“The most important thing to me is figuring out how big a moat there is around the business. What I love, of course, is a big castle and a big moat with piranhas and crocodiles.” ―Warren Buffett
Measuring the Moat: Assessing the Magnitude and Sustainability of Value Creation
Below is an excerpt of “a complete checklist of questions to guide the strategic analysis” published in the paper Measuring the Moat: Assessing the Magnitude and Sustainability of Value Creation, written by Michael J. Mauboussin and Dan Callahan.
See here for full PDF.
Value Creation Checklist
- What stage of the competitive life cycle is the company in?
- Is the company currently earning a return above its cost of capital?
- Are returns on capital increasing, decreasing, or stable? Why?
- What is the trend in the company’s investment spending?
Lay of the Land
- What percentage of the industry does each player represent?
- What is each player’s level of profitability?
- What have the historical trends in market share been?
- How stable is the industry?
- How stable is market share?
- What do pricing trends look like?
- What class does the industry fall into—fragmented, emerging, mature, declining, international, network, or hypercompetitive?
The First Three of the Five Forces
- How much leverage do suppliers have?
- Can companies pass supplier increases to customers?
- Are there substitute products available?
- Are there switching costs?
- How much leverage do buyers have?
- How informed are the buyers?
Barriers to Entry
- What are the entry and exit rates like in the industry?
- What are the anticipated reactions of incumbents to new entrants?
- What is the reputation of incumbents?
- What is the level of asset specificity?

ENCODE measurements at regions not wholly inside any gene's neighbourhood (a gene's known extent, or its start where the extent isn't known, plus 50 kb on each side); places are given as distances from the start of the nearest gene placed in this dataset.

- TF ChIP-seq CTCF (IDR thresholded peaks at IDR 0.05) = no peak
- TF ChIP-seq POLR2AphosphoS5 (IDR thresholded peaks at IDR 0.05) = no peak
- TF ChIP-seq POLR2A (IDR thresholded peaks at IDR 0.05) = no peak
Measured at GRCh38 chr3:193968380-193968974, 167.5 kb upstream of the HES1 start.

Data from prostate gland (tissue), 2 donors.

- What is the minimum efficient production scale?
- Is there excess capacity in the industry?
- Is there a way to differentiate the product?
- What is the anticipated payoff for a new entrant?
- Do incumbents have precommitment contracts?
- Do incumbents have licenses or patents?
- Are there learning curve benefits in the industry?
- Is there pricing coordination?
- What is the industry concentration?
- What is the size distribution of firms?
- How similar are the firms in incentives, corporate philosophy, and ownership structure?
- Is there demand variability?
- Are there high fixed costs?
- Is the industry growing?
Disruption and Disintegration
- Is the industry vulnerable to disruptive innovation?
- Do new innovations foster product improvements?
- Is the innovation progressing faster than the market’s needs?
- Have established players passed the performance threshold?
- Is the industry organized vertically, or has there been a shift to horizontal markets?
- Does analysis of the value chain reveal what activities a company does differently than its its rivals?
- Does the firm have production advantages?
- Is there instability in the business structure?
- Is there complexity requiring know-how or coordination capabilities?
- How quickly are the process costs changing?
- Does the firm have any patents, copyrights, trademarks, etc.?
- Are there economies of scale?
- What does the firm’s distribution scale look like?
- Are assets and revenue clustered geographically?
- Are there purchasing advantages with size?
- Are there economies of scope?
- Are there diverse research profiles?
- Are there consumer advantages?
- Is there habit or horizontal differentiation?
- Do people prefer the product to competing products?
- Are there lots of product attributes that customers weigh?
- Can customers only assess the product through trial?
- Is there customer lock-in? Are there high switching costs?
- Is the network radial or interactive?
- What is the source and longevity of added value?
- Are there external sources of added value (subsidies, tariffs, quotas, and competitive or environmental regulations)?
Firm Interaction—Competition and Coordination
- Does the industry include complementors?
- Is the value of the pie growing because of companies that are not competitors? Or, are new companies taking share from a pie with fixed value?
- Do customers want to “hire” the brand for the job to be done?
- Does the brand increase willingness to pay?
- Do customers have an emotional connection to the brand?
- Do customers trust the product because of the name?
- Does the brand imply social status?
- Can you reduce supplier operating cost with your name?
Disclosure: I wrote this article myself, and it expresses my own opinions. I am not receiving compensation for it. I have no business relationship with any company or individual mentioned in this article. I have no positions in any stocks mentioned.